The final box office numbers are in from 2017, and there's one clear takeaway from the top earners.

Women killed it.

For the first time in nearly six decades, the three highest-grossest films in North America all featured women in lead roles, according to The Wrap.

Daisy Ridley starred as Rey in "Star Wars: The Last Jedi," which has raked in a whopping $530 million domestically to date.



GIF from "Star Wars: The Last Jedi."

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Flying below the high-profile summer superhero flicks and the latest blockbusters brought to you by Disney, one unexpected film is hanging on to the noteworthy title of "most profitable film of 2017" (thus far):

Jordan Peele's "Get Out."

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Wonder Woman came to the rescue of a young fan at Comic-​Con — and honestly, it just got a little dusty in here. I'm cryin'.

A young girl, dressed as Wonder Woman, approached Gal Gadot in tears during a meet and greet with the "Justice League" cast. According to the girl's mom, children's author Christine Keller, the girl was so overcome with joy that she couldn't stop crying.

"There’s no reason to cry," Gadot can be heard telling the young fan in a video of the encounter, captured by Variety. "Here we are together."

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A website said having Patty Jenkins direct Wonder Woman was a risk. Twitter fired back.

'Remember when Sony gambled $230 million on a Spider-Man reboot on an indie director whose previous film cost $7.5 million?'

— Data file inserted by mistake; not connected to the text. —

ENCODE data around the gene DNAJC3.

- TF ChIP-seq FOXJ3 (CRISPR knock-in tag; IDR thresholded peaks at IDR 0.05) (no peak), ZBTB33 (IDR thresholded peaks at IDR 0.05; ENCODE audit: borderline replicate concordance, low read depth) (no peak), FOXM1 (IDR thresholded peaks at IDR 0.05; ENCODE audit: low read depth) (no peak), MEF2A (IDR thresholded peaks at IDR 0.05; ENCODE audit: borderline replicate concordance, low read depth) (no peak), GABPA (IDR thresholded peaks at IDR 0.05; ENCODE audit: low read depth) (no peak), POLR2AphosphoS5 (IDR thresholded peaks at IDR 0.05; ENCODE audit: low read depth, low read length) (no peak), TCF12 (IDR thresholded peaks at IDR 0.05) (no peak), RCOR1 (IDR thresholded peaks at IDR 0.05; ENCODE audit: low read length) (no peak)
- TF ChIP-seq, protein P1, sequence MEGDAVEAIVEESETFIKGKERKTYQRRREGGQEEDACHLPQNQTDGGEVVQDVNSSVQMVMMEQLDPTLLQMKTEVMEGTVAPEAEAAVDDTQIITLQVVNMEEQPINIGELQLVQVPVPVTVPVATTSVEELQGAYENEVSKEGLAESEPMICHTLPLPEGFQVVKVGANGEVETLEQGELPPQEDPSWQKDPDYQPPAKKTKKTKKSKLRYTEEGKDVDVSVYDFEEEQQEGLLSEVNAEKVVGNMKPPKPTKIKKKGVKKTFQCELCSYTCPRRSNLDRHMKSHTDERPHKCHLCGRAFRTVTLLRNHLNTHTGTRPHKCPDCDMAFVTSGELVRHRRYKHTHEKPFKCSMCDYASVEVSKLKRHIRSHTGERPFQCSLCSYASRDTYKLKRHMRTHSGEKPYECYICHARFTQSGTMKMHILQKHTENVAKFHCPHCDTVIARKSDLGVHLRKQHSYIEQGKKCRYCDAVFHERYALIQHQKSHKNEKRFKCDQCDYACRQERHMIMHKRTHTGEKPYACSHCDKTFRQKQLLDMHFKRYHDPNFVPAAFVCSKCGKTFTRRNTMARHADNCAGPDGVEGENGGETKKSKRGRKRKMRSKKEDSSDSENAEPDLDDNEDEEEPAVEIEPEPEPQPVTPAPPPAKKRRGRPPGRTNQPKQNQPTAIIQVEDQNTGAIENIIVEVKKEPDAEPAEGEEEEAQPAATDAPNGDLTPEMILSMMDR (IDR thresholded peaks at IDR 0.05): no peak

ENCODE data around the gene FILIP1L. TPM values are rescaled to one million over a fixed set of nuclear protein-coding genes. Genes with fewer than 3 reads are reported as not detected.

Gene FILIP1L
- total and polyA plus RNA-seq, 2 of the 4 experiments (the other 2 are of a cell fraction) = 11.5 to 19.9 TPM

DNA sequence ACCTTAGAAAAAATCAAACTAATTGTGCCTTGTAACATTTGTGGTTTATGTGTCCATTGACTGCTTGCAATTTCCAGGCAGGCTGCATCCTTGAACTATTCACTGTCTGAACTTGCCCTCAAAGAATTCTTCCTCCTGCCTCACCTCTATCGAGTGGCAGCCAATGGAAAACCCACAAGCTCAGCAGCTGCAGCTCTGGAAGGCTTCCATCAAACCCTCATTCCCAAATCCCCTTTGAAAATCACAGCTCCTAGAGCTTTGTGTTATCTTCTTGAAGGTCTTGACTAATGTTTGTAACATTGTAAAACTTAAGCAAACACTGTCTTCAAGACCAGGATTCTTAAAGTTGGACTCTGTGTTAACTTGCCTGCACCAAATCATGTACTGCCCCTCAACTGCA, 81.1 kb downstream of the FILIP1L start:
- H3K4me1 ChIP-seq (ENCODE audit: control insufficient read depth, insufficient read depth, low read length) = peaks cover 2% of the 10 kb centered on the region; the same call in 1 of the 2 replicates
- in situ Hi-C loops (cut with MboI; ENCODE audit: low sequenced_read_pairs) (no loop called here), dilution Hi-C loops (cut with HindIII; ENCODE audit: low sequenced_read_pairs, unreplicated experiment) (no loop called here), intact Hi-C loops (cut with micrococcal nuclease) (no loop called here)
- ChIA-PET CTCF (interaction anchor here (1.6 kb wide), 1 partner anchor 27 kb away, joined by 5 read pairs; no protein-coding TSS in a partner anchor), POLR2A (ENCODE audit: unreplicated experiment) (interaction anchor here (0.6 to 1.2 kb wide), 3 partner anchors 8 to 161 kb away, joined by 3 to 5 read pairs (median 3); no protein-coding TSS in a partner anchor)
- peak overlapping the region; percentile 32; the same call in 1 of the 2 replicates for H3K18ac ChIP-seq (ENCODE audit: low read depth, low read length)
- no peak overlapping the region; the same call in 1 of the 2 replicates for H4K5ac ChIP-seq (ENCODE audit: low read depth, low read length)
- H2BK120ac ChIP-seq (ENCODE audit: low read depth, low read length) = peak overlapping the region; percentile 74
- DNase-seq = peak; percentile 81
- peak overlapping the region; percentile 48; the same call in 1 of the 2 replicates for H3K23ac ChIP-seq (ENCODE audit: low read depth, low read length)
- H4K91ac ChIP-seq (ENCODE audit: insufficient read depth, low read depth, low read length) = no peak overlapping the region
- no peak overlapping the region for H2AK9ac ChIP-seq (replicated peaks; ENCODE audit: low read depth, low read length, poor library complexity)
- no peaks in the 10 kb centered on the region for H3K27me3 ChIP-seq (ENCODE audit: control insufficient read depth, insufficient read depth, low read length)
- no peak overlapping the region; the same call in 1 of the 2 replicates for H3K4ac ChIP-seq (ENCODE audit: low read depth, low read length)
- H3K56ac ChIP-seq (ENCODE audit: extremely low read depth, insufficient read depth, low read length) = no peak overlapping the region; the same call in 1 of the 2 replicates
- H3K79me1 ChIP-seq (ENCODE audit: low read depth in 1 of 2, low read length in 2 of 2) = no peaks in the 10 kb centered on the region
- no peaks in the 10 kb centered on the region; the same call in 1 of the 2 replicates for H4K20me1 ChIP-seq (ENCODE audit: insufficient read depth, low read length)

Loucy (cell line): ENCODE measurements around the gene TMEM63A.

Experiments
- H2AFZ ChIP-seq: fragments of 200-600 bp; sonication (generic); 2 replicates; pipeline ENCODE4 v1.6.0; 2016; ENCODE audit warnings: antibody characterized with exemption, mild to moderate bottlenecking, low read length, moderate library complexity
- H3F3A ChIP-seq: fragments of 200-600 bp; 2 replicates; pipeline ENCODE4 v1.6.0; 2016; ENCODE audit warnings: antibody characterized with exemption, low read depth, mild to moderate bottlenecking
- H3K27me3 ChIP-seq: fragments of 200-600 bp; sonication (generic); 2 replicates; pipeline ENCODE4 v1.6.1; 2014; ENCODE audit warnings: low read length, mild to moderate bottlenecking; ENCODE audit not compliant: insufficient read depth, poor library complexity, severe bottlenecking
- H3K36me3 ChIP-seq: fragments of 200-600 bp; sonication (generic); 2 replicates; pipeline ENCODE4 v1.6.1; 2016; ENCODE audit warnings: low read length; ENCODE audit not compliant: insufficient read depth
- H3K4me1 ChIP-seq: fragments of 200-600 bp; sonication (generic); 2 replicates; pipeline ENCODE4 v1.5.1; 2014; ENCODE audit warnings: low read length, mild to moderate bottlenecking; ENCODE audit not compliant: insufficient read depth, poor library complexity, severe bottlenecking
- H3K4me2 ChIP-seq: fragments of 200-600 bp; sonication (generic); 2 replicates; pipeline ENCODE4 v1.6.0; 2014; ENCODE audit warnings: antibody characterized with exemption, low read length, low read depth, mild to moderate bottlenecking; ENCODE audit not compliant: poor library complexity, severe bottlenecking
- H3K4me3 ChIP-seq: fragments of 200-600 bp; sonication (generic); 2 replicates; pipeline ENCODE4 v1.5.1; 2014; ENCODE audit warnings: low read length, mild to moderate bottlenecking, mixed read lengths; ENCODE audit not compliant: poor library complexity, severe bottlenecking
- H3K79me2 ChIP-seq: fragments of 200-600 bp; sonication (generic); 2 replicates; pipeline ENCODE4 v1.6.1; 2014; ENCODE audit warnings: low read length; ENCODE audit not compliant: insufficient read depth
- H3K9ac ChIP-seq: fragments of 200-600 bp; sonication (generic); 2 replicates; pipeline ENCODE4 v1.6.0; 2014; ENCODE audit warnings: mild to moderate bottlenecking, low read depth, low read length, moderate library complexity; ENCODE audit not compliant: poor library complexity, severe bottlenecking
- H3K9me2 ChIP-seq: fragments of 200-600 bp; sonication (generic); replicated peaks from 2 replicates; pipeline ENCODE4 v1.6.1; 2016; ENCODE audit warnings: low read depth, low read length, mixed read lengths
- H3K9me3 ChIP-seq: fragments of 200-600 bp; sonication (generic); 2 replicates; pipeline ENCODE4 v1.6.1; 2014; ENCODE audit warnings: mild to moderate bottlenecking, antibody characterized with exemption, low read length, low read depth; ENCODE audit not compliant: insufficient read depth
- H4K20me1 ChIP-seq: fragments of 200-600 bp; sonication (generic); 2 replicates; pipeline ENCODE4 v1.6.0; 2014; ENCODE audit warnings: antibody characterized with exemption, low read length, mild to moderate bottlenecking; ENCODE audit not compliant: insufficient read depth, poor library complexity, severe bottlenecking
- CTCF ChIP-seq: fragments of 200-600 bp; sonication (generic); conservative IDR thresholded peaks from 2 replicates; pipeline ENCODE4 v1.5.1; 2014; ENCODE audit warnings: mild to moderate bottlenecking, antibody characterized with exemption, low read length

At first glance, this tweet from The Hollywood Reporter to an article about "Wonder Woman" director Patty Jenkins seems innocent enough.

"Warner Bros. is gambling $150M with a filmmaker whose only prior big-screen credit was an $8M indie," the tweet reads. Taken at face value, sure, that seems to make sense. Putting someone at the helm of a $150-million project is naturally a risk-filled endeavor, no matter who you're talking about. And, yeah, when that's nearly 20 times as much money as that person's ever had to work with, it's a fair question to ask.

But if you look a little closer, you'll see there are three big mistakes in that sort of framing.

And of course it's worth reading the full article before you make a decision, but there's still something about the way the headline and tweet are set up that seems ... off.

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